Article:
Organic Molecules Lab Report

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Introduction:
Organic Molecules are the chemicals of life produced by living organisms. They contain carbon and hydrogen linked together in long chains, with carbon as the backbone. Three focal organic molecules are carbohydrates, proteins, and lipids. All living organisms need these organic molecules to survive. Carbohydrates are utilized for transporting and storing energy in animals and plants. The number of sugar molecules present determines the prefix for the carbohydrate. A monosaccharide is the simplest sugar, which includes single sugar molecules such as fructose and glucose. Proteins are the most versatile of the organic molecules. They are polymers composed of monomers called amino acids. Protein is primarily responsible for the
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Protein supplements come in a variety with varying of protein and carbohydrate sources. The sources of protein include casein, whey, and soy. The carbohydrate sources vary by the sweetener and starch used. We were given the nutrition information for three protein supplements. Our task was to determine the concentrations of protein, starch, and simple sugars and quantify our data and qualify our observations. The protein supplements we were given contained varying amounts of sugar and protein. Supplement #1 contained 30 grams of protein and 3 grams of sugar. Supplement #2 contained 20 grams of protein and 2 grams of sugar, and Supplement #3 contained 21 grams of protein and 70 grams of sugar. From this, our group inferred that the lower the protein content of a supplement, the higher the sugar content would be and vice …show more content…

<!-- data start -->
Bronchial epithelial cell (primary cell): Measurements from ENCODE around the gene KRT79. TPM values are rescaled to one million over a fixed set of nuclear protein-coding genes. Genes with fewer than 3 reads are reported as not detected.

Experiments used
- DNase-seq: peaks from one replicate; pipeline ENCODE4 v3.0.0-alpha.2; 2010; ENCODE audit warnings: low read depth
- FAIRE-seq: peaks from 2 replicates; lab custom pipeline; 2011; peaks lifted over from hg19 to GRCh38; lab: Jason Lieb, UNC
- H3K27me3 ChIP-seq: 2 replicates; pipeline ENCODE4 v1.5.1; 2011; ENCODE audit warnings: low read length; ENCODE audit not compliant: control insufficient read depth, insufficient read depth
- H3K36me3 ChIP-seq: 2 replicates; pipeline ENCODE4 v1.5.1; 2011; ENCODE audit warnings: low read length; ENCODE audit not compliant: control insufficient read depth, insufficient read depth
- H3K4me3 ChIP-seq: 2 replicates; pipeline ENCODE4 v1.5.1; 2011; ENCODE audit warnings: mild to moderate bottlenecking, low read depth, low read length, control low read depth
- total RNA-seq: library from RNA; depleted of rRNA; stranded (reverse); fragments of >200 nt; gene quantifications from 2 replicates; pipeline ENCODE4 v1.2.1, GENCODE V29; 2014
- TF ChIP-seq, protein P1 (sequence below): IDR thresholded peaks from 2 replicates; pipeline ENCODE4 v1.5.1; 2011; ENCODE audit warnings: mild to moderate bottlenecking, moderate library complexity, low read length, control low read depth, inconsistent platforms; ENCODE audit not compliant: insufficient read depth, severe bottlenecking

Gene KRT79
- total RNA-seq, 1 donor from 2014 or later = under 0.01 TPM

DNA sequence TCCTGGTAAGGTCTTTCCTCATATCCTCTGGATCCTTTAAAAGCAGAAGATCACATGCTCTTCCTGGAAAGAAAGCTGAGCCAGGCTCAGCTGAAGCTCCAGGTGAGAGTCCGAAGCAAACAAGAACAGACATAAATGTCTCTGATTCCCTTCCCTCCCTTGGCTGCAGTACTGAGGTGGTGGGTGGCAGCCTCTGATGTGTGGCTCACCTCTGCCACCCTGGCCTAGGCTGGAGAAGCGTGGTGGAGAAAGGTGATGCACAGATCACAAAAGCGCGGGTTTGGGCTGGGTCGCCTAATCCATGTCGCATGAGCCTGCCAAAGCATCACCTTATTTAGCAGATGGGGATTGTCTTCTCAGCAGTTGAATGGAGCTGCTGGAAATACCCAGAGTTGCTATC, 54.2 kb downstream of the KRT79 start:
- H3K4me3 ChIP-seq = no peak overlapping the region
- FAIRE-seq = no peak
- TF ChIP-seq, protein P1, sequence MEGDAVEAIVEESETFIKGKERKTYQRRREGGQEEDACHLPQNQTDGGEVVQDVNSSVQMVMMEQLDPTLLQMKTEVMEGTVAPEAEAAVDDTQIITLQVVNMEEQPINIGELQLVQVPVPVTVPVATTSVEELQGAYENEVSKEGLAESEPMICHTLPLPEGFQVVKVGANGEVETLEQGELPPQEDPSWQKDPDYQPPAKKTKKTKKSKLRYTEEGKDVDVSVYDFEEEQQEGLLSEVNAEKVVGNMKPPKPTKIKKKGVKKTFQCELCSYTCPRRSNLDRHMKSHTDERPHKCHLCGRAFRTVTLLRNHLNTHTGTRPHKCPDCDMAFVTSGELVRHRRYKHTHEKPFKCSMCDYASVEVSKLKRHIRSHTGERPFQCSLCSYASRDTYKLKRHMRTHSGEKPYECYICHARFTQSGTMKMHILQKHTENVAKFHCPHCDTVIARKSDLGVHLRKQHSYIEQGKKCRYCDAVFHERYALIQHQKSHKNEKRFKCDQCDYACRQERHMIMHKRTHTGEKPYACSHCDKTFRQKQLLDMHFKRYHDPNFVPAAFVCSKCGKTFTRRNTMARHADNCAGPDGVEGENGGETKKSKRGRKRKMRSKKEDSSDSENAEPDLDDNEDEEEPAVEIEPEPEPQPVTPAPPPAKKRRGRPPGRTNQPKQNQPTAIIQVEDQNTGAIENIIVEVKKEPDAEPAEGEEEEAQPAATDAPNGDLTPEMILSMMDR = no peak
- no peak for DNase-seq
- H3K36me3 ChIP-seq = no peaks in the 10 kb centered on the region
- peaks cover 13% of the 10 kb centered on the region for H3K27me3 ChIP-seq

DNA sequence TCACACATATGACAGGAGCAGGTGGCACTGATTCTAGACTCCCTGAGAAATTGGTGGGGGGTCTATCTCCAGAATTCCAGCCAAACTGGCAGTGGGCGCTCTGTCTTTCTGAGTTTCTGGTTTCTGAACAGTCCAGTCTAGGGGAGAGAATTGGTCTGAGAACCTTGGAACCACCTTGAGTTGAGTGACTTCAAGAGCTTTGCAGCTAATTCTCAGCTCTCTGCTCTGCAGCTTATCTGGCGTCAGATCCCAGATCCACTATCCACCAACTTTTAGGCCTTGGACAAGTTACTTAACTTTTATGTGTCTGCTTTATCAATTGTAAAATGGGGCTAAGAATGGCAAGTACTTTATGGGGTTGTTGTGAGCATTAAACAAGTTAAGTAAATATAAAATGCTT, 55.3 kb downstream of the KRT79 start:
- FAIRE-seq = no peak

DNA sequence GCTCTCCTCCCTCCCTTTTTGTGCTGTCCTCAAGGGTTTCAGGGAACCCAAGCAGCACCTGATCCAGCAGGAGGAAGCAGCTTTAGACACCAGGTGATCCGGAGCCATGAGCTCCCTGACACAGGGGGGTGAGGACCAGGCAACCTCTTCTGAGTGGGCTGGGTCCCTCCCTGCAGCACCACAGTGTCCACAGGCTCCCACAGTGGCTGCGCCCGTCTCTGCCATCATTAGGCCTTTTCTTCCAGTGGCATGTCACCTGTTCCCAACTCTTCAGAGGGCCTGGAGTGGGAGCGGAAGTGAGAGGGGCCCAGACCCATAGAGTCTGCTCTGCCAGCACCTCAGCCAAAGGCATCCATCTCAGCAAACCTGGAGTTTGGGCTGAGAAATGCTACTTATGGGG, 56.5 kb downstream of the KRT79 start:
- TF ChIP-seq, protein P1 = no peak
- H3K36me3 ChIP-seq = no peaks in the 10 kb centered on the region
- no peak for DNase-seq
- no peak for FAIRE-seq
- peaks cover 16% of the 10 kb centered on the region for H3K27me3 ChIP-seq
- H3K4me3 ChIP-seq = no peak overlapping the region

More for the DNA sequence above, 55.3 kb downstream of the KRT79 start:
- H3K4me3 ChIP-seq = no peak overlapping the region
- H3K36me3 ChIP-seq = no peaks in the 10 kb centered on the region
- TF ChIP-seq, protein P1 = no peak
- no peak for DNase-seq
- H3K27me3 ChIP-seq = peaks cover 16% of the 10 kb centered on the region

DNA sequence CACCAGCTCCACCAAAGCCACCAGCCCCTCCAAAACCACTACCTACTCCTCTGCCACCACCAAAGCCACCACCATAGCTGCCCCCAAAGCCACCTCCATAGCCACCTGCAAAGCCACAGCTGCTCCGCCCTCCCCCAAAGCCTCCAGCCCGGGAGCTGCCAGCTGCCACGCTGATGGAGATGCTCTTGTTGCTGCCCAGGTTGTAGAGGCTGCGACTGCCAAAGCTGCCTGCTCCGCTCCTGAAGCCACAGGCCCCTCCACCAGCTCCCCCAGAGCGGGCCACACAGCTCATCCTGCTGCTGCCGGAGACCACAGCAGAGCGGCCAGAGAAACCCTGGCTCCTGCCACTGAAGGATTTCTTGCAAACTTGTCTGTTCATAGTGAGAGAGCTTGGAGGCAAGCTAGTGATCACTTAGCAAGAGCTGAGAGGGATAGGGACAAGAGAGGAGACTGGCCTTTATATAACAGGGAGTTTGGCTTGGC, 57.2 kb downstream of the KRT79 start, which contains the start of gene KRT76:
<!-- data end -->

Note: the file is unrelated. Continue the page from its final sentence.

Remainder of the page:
Two milliliters of each supplement were added into a small beaker according to the measurements from the previous lab on qualitative measurements. A 1:10 Dilution was made by using 18 milliliters of distilled water so that the final volume in each beaker was 20 milliliters. The solutions were mixed by gently shaking each test tube. The test tubes were then placed in a centrifuge at 3000 RPM for 2 minutes before acquiring the absorbance values. The spectrophotometer was turned on using the power switch on the back of the machine. Once warm, the machine was set to (A) absorbance at a wavelength of 565 nm for the protein readings. The test tubes were wiped with a kimwipe in order to remove fingerprints. Then “blank” test tube was inserted into the spectrophotometer first. After inserting all of the protein samples into the machine and recording all the absorbencies, the wavelength changed to 580 nm for the starch readings. The starch solution was removed from the centrifuge, wiped with a kimwipe, and tested in the

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